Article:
America's Class System

Marx’s “The German Ideology” gives deep detail about the division of labor; how it began and why is continues to function. He claims that there are only two class systems that exist in society: the bourgeoisies and the proletariats. He states that “the class which is the ruling material force of society is at the same time its ruling intellectual force.” He goes on to state “the ideas of those that lack the means of mental production are subject to them.” By this he is stating that the bourgeoisies are the ones with the capital therefore they are the ruling class and the rest simply obey.
I find this to be the exact case in today’s society. There are may be politicians that have come from poor backgrounds but they are indeed not poor today. I also see that though we claim there are several classes (lower, working, middle, etc.) the reality is that these are all just different levels within the proletariat class and the so-called middle class has been diminishing for the past decade. Keeping this in mind, do you agree with Marx’s two class system or do you believe that there are other groups in between? How to you see the future of the class system here in America?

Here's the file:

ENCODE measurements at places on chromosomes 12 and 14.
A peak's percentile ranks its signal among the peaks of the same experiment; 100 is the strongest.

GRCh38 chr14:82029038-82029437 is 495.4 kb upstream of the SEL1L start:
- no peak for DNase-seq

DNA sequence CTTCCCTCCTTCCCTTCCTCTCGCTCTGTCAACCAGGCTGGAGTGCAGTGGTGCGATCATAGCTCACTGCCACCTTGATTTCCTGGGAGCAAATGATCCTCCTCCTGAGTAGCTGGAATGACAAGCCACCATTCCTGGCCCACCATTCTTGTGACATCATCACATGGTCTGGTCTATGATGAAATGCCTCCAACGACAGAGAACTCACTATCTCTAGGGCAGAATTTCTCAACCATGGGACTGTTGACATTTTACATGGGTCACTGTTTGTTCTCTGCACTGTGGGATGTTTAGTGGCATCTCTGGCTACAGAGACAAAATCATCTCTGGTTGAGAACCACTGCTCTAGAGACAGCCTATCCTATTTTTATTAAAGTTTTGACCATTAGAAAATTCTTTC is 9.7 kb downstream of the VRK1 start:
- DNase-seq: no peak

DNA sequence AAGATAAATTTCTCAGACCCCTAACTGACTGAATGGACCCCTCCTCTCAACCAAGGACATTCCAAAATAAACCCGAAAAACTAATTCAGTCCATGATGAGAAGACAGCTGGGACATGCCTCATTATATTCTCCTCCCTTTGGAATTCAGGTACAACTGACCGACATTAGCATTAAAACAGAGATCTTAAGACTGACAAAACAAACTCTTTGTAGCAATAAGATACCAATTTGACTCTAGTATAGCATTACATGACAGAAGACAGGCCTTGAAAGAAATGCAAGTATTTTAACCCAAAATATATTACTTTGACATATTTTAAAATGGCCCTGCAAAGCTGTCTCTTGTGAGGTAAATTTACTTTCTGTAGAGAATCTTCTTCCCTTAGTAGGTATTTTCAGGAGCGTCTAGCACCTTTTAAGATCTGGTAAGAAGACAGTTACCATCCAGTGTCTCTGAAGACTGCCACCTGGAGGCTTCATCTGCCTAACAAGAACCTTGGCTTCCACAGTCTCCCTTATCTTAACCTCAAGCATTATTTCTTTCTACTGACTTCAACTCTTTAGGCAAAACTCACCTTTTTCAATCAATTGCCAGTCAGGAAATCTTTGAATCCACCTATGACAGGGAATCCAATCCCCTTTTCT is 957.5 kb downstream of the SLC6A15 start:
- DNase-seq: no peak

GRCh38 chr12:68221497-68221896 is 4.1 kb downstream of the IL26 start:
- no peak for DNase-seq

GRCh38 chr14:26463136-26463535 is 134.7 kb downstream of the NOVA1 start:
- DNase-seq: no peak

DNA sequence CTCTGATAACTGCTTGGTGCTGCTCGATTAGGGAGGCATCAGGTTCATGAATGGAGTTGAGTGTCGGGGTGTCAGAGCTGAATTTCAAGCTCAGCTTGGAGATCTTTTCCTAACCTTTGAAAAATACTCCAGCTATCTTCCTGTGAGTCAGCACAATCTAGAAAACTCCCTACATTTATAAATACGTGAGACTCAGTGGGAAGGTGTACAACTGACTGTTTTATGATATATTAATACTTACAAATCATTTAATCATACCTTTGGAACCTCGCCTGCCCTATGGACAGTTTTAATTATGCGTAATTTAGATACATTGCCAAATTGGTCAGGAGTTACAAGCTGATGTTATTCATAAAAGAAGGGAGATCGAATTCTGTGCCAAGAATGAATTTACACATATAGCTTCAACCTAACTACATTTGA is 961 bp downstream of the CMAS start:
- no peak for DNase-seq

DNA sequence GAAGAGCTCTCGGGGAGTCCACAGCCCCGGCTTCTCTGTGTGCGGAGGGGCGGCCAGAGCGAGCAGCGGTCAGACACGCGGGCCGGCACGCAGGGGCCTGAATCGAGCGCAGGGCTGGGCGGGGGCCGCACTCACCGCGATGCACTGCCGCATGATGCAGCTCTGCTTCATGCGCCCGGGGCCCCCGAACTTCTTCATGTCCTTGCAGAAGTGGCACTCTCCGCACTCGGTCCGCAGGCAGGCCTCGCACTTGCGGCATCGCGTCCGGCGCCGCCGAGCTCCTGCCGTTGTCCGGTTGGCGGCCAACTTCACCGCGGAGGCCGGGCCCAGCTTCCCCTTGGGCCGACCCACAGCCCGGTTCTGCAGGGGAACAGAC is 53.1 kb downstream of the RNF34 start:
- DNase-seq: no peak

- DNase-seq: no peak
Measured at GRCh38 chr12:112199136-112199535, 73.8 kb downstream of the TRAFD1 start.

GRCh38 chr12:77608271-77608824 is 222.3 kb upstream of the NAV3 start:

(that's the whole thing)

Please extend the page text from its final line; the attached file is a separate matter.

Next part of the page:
President Obama just issued a pay freeze on all Washington D.C. politicians who make more than $100,000 a year. This means that while the working class will get raises throughout the year, these politicians will not. His justification is that “the rest of America in tightening their belts, so can we.” He also plans on giving a tax cut to those within the working class while increasing taxes on those that earn more than $250,000 a year. (Remember that he too is part of that tax increase.) Do you think that this will bring back what has been lost in our middle class? Putting your political beliefs aside, do you think that he is trying to punish those that have been in charge while rising up those that have been exploited?